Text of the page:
Average 8.2 6.9 1.3

Since such a substantial downward revision has seldom occurred earlier, it raises doubts about the veracity of the estimates. 

The general approach to preparing the back series, according to the CSO, is as follows:

The methodology for preparing the back-series estimates for the years 2004-05 to 2010-11 is largely the same as the methodology followed in the new base (2011-12). In certain cases, owing to the limitations of the availability of data, either splicing method or ratios observed in the estimates in base year 2011-12 have been applied. … Splicing method has been applied for preparing the estimates in Construction Sector entirely and applied partially in Agriculture and Allied Sectors, Gas Trade, Repair, Hotels and Restaurants, Real Estate, Ownership of Dwelling and Professional Services, Public Administration and Defence and Other Services.

If it is a case of splicing two times series data – a simple statistical technique – the underlying growth rates would not have changed.

The real reason for the sizeable reduction of the growth rates would, therefore, seem to lie in the use of “the same … methodology followed in the new base (2011-12)”. A tentative reading of the press release suggests that two methodological changes with respect to the private corporate sector and the informal sector could have made the difference.

As noted above, in the GDP debate, many infirmities in the newer methodologies used were highlighted. The use of MCA database in particular could have misleadingly enlarged the private corporate sector’s share in the Indian economy and its growth rate.

Also Read: India’s Growth Slows Down to 7.1% in July-September Quarter

In response to criticisms, the CSO has asserted soundness of its method as MCA database is a larger dataset available with a shorter time lag. Does a larger dataset necessarily yield better estimates? The answer is ‘no’ – a better estimate would depends on the dataset’s quality and statistical procedures used. Many questions raised in the GDP debate on such issues have remained unanswered. Hence one was left to ask: Is it a case of better estimation of GDP or an overestimation?

Likewise, the use of production function – an advanced method that economists use to establish a quantitative relationship between output and inputs – for the informal/household sector (compared to average labour productivity previously used) reduced average output per worker and hence the size of the sector. The quality and veracity of these superior methods have been questioned, without finding a satisfactory answer from the CSO.

If the foregoing methodological shortcomings merit attention, it is hard to not see the revised GDP series as a work in progress. Just as elevated growth rates for  recent years are hard to reconcile with macroeconomic correlates, the downgraded growth estimates in the back series are also perhaps hard to square with an unprecedented rise in domestic savings, booming capital inflows, and unparalleled growth in capital formation during the second half of the last decade.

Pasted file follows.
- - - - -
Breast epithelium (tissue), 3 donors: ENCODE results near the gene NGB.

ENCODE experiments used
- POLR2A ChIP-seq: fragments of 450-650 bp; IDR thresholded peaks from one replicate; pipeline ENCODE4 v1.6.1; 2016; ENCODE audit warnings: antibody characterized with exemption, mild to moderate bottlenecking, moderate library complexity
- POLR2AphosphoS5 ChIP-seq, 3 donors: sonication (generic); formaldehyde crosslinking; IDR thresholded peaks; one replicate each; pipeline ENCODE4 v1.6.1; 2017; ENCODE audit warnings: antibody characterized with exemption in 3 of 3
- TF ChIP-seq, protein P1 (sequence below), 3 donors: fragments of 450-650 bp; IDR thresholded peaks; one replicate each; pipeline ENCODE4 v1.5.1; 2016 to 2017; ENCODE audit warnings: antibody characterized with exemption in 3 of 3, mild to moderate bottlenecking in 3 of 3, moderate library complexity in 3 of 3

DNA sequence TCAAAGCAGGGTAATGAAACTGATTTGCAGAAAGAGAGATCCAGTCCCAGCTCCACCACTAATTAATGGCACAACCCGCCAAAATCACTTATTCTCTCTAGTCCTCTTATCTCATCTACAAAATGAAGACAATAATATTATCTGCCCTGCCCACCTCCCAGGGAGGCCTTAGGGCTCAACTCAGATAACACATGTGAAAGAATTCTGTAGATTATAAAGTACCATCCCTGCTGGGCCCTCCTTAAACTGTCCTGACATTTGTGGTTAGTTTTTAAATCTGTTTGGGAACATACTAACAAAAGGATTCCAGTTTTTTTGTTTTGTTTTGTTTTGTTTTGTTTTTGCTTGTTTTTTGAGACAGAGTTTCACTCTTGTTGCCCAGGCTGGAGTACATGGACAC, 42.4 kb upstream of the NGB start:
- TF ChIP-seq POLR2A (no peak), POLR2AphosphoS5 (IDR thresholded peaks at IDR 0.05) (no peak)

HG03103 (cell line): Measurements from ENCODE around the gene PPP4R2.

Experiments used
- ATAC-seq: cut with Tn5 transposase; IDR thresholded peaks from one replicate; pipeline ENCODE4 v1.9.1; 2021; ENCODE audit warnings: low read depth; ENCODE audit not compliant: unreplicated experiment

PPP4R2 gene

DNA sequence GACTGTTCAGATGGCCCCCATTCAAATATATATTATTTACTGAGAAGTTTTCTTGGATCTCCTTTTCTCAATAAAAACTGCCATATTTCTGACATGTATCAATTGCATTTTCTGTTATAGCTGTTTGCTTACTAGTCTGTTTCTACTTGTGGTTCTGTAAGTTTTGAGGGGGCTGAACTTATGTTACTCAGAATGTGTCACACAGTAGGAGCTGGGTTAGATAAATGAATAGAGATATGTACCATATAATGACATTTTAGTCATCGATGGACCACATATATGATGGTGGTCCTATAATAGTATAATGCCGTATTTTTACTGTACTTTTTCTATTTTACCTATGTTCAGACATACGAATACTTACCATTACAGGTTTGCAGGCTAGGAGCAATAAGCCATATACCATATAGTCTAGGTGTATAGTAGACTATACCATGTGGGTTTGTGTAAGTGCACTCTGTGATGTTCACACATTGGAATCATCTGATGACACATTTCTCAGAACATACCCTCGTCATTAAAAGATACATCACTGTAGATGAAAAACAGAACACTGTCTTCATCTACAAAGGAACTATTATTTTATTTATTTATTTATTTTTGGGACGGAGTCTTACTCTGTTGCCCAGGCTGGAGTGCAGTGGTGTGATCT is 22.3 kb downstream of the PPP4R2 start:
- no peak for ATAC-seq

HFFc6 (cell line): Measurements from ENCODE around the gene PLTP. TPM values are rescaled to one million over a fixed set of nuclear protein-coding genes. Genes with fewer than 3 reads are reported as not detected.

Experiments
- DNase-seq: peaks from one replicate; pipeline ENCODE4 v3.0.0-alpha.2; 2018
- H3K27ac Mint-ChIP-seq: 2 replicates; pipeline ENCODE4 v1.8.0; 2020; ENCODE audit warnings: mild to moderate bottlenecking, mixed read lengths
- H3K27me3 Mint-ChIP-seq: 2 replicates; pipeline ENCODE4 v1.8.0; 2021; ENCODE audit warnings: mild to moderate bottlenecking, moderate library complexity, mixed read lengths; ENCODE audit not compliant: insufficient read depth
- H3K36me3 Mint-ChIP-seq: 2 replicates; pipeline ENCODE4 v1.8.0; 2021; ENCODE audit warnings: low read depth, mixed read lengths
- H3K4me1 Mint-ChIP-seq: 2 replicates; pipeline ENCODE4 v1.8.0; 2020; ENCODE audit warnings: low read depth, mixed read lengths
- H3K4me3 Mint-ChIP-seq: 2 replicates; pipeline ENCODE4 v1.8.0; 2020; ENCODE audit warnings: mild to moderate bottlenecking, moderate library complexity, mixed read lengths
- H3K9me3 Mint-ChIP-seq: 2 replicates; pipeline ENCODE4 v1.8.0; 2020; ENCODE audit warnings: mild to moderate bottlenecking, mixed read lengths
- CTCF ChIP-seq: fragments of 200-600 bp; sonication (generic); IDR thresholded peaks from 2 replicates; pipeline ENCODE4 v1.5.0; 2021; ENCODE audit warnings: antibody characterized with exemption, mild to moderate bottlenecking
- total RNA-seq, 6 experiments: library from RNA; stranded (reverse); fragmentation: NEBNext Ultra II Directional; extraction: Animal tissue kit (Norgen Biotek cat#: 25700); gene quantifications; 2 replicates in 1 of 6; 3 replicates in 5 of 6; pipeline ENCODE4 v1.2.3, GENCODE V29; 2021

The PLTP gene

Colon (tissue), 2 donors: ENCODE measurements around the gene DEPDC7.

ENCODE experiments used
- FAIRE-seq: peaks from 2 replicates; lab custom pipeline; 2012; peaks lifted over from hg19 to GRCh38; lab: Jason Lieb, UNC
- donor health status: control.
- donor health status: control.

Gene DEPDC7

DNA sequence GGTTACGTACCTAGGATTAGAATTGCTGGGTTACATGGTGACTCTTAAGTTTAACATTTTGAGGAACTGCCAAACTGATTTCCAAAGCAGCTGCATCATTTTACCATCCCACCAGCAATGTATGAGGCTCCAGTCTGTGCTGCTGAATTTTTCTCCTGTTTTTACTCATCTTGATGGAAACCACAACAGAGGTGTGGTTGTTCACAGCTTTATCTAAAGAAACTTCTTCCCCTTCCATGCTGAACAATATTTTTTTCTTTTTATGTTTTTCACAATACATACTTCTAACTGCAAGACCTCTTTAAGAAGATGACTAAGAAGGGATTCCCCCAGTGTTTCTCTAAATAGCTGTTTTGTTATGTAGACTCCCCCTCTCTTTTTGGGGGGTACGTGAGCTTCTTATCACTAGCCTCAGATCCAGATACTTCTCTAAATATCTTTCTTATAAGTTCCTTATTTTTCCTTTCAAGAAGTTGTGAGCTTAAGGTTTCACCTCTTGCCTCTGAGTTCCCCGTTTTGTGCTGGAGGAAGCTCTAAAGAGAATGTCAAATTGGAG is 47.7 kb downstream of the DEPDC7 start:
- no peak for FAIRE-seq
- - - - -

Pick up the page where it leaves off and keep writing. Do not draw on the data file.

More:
It is, therefore, justifiable to ask how correct is it to selectively use some of the contested methods for preparing the back series.

To illustrate, consider (again) the manufacturing sector. India’s private corporate sector accounts for over 50% of manufacturing value added. The CSO press note on the back series claims that it has used the ASI data instead of MCA data (as the data did not exist for those years) – though with adjustments. Is it not a case of using different databases for different periods, expediently? How justifiable is such expediency? How can such estimates be compared with the post-2012 period as they are based on different data sets?

If the CSO is convinced about the validity of its methods – as in any sound scientific procedure – it should apply the same for recent years to demonstrate that such procedures yield estimates that are identical to those currently obtained in the GDP series.

To sum up, the CSO’s release of GDP back series with 2011-12 as base-year is welcome – though merely for 7 years (2006-12). The estimates have raised many concerns as the older annual GDP growth estimates are systematically downgraded for all the years, on an average, by about 1.2 percentage points – an unprecedented revision outcome.

The CSO claims that it has mostly (or majorly) applied the methodologies currently in usage to prepare the back years, with suitable adjustments. However, it needs to be appreciated that the GDP revision has remained a contested issue as the estimates do not square with macroeconomic correlates, and many methodologies used in the revised GDP series are still widely questioned.

Considering this, the application of the questionable methods, with selective or suitable modifications, for obtaining the back series would surely raise further questions.

Is this a case of principled application of newer but doubtful methods, or estimates obtained expediently for practical considerations?

The Central Statistics Office would be doing a great service to the policy, investment and academic community, and its own institutional credibility, if it can dispel misgivings by truthfully and transparently reporting all the methods, procedures and adjustment made in preparing the back series.

R. Nagaraj is professor of Economics at Indira Gandhi Institute of Development Research.